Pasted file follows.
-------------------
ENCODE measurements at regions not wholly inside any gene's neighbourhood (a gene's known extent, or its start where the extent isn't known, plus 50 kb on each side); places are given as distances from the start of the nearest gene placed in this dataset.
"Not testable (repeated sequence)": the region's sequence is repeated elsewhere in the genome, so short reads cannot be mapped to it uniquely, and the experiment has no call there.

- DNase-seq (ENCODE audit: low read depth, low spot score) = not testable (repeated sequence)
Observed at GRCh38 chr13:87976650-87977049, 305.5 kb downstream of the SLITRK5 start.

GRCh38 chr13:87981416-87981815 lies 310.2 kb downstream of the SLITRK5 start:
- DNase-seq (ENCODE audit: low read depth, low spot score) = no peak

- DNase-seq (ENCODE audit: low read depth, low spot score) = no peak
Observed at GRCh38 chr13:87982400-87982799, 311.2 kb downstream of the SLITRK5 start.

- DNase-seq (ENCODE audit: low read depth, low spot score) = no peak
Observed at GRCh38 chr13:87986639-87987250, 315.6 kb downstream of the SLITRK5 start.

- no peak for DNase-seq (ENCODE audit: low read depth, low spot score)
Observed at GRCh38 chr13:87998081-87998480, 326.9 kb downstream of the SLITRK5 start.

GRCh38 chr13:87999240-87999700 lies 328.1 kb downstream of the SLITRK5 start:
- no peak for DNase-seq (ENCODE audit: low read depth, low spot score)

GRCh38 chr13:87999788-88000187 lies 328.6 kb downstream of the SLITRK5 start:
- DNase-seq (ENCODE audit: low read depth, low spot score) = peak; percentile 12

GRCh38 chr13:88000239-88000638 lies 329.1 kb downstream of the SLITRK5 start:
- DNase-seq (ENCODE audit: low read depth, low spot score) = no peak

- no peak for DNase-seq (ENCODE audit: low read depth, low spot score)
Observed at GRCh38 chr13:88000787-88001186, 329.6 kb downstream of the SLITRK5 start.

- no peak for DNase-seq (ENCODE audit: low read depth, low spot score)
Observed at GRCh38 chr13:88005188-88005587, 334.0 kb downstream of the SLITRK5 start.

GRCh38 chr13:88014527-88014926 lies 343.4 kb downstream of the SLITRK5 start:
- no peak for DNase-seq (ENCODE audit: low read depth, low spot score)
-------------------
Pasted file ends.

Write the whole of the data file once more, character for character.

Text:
ENCODE measurements at regions not wholly inside any gene's neighbourhood (a gene's known extent, or its start where the extent isn't known, plus 50 kb on each side); places are given as distances from the start of the nearest gene placed in this dataset.
"Not testable (repeated sequence)": the region's sequence is repeated elsewhere in the genome, so short reads cannot be mapped to it uniquely, and the experiment has no call there.

- DNase-seq (ENCODE audit: low read depth, low spot score) = not testable (repeated sequence)
Observed at GRCh38 chr13:87976650-87977049, 305.5 kb downstream of the SLITRK5 start.

GRCh38 chr13:87981416-87981815 lies 310.2 kb downstream of the SLITRK5 start:
- DNase-seq (ENCODE audit: low read depth, low spot score) = no peak

- DNase-seq (ENCODE audit: low read depth, low spot score) = no peak
Observed at GRCh38 chr13:87982400-87982799, 311.2 kb downstream of the SLITRK5 start.

- DNase-seq (ENCODE audit: low read depth, low spot score) = no peak
Observed at GRCh38 chr13:87986639-87987250, 315.6 kb downstream of the SLITRK5 start.

- no peak for DNase-seq (ENCODE audit: low read depth, low spot score)
Observed at GRCh38 chr13:87998081-87998480, 326.9 kb downstream of the SLITRK5 start.

GRCh38 chr13:87999240-87999700 lies 328.1 kb downstream of the SLITRK5 start:
- no peak for DNase-seq (ENCODE audit: low read depth, low spot score)

GRCh38 chr13:87999788-88000187 lies 328.6 kb downstream of the SLITRK5 start:
- DNase-seq (ENCODE audit: low read depth, low spot score) = peak; percentile 12

GRCh38 chr13:88000239-88000638 lies 329.1 kb downstream of the SLITRK5 start:
- DNase-seq (ENCODE audit: low read depth, low spot score) = no peak

- no peak for DNase-seq (ENCODE audit: low read depth, low spot score)
Observed at GRCh38 chr13:88000787-88001186, 329.6 kb downstream of the SLITRK5 start.

- no peak for DNase-seq (ENCODE audit: low read depth, low spot score)
Observed at GRCh38 chr13:88005188-88005587, 334.0 kb downstream of the SLITRK5 start.

GRCh38 chr13:88014527-88014926 lies 343.4 kb downstream of the SLITRK5 start:
- no peak for DNase-seq (ENCODE audit: low read depth, low spot score)